On November 2, 2022, the Ethiopian federal government and representatives of the Tigrayan rebels concluded an agreement intended to end the devastating civil war in the region. What some consider to be the world’s deadliest active conflict has caused tens of thousands battle-related fatalities and even more civilian victims due to famine and lack of medical service during the last two years. This Spotlight discusses the prospects of the current peace agreement and potential pitfalls that may undermine its stability.
Internet shutdowns refer to deliberate disruptions of entire channels of digital communications, typically ordered by state authorities to exert control over the flow of information within a given area. Being a recurring feature since 2016, the use of internet shutdowns in Ethiopia has further intensified under the prime minister Abiy Ahmed. While advocacy groups accuse Abiy’s regime of instrumentalising shutdowns as a tool of information control, this blog post suggests there are two additional strategic motives for how the incumbent government might be using them – a military tactic against opposition groups and a repressive measure against unruly regions.
For more than a year, the civil war between the Ethiopian government and the Tigray People’s Liberation Front (TPLF) has been causing severe human suffering and fatalities in the thousands. According to the Office of the United Nations High Commissioner for Human Rights, both conflict parties have committed serious human rights violations. This Spotlight shows how the shifting dynamics of ethnic power relations and the strategy of elite management pursued by Prime Minister Abiy Ahmed contributed to the escalation of violence.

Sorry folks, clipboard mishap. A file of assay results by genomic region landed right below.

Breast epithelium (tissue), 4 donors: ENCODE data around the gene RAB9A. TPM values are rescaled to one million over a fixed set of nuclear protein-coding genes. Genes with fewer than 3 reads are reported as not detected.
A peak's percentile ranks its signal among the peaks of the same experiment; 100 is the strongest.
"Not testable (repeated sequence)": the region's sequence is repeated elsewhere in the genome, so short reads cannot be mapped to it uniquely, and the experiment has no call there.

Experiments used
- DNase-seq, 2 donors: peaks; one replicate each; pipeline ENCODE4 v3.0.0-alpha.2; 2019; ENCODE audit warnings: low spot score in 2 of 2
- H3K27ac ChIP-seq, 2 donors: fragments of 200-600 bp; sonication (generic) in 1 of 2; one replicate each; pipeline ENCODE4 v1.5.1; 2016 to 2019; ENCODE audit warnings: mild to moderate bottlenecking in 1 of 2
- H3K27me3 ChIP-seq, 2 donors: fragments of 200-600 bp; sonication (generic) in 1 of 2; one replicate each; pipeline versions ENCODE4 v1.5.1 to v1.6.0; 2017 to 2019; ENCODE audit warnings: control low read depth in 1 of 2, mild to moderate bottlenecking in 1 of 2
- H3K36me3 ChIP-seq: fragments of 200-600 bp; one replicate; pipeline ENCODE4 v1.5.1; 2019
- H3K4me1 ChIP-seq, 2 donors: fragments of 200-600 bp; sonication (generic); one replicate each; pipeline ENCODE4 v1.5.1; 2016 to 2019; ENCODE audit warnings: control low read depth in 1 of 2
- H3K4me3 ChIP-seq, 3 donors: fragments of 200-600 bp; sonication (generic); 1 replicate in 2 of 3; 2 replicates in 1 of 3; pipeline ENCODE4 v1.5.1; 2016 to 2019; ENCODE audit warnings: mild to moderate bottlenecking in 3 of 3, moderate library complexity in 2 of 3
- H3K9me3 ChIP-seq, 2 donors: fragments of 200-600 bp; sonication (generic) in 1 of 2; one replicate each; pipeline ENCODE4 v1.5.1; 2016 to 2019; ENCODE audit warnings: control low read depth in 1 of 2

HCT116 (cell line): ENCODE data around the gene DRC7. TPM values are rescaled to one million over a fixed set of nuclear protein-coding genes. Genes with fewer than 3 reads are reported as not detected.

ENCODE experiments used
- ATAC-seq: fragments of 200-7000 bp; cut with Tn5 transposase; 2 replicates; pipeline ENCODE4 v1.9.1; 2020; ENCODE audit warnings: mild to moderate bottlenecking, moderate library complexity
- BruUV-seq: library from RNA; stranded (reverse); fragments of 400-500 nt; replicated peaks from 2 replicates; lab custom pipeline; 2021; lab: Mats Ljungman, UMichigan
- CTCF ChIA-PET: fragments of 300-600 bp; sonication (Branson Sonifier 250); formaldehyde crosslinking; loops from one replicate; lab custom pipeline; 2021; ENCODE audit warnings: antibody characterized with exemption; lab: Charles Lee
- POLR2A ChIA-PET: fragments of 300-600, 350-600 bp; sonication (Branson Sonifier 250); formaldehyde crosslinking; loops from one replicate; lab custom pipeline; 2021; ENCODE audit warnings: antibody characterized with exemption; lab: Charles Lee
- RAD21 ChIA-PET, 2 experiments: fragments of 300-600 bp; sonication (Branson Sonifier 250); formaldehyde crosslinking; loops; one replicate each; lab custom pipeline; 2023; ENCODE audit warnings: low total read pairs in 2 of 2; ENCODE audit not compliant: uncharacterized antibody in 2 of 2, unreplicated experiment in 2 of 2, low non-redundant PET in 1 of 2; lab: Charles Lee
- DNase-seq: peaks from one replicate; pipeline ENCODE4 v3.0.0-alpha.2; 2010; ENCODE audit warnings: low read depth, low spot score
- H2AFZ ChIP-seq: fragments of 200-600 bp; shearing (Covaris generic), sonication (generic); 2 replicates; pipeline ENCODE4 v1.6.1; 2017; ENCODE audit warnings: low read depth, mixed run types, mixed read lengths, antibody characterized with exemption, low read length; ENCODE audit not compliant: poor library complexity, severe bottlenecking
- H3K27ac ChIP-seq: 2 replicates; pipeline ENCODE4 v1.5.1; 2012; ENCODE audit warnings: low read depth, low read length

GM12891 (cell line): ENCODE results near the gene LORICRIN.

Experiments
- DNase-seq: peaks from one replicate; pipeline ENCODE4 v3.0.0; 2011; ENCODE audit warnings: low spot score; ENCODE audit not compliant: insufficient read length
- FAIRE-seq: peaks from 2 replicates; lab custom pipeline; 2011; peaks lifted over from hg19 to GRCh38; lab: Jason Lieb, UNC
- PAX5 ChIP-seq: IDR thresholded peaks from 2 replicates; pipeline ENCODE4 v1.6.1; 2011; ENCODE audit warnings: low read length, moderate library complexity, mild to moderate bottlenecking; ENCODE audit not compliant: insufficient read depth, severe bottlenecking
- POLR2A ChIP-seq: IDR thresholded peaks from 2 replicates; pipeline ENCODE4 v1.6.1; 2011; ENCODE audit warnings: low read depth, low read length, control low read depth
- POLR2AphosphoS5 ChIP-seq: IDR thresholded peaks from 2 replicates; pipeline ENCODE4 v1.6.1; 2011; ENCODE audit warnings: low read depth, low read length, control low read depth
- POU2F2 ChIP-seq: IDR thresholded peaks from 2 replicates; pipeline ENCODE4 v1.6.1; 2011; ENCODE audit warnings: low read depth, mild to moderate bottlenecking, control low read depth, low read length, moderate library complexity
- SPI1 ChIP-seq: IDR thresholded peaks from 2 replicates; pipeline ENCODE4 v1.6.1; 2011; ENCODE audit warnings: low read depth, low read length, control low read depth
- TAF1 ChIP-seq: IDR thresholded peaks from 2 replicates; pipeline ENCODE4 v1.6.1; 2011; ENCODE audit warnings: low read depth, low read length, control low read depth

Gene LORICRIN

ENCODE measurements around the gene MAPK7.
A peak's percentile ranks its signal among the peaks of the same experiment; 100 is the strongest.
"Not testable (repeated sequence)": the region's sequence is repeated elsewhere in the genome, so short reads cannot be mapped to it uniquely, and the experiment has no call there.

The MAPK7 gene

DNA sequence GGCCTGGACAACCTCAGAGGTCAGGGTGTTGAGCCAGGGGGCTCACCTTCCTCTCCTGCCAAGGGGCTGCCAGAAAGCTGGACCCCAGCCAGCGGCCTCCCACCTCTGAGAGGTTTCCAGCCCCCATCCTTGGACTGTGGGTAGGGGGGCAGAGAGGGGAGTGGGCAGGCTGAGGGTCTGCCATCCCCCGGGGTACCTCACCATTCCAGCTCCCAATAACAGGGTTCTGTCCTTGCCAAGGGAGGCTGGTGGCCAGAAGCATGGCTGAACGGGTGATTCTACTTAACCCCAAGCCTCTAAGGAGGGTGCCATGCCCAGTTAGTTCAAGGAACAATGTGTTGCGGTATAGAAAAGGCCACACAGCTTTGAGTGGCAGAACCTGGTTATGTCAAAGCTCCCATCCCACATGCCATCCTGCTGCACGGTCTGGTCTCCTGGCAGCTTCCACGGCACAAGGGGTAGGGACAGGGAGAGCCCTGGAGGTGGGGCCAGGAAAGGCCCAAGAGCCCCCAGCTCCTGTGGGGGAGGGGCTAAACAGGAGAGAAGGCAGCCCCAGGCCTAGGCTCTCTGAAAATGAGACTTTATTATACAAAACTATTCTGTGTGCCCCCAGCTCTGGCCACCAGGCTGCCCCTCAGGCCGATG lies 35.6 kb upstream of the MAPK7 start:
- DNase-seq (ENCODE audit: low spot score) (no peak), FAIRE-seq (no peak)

Since a few weeks, we observe violent clashes between government forces and local authorities in Tigray, a region in Northern Ethiopia. The Central Government under the rule of Prime Minister Abiy Ahmed has sent military troops into the region in order to implement law enforcement measures. To understand the conflict and to discuss ways forward, Samantha Ruppel talked with Dr. Yonas Adaye Adeto, Director and Assistant Professor of Peacebuilding and Security Governance in Africa at the Institute for Peace and Security Studies (IPSS) at Addis Ababa University. In the interview, Dr. Adeto argues that ethnic politics is the root cause of the conflict and describes the most important aspects of a successful conflict resolution.
Ethiopian Prime Minister Dr. Abiy Ahmed received the 100th Noble Peace Price for his efforts to achieve peace with Eritrea. Indeed, he should be recognized for this achievement. This peace deal opens doors to sustain peace in a region which is pinpointed as one of the most conflict-prone regions of the world. He stepped into re-building strained relationships between Eritrea and Djibouti, Eritrea and Somalia, as well as Eritrea and Sudan. Without diminishing these regional achievements, this post aims to highlight his work towards establishing peace in Ethiopia by introducing the “Medemer” concept – at a time when Ethiopia was on the verge of a civil war.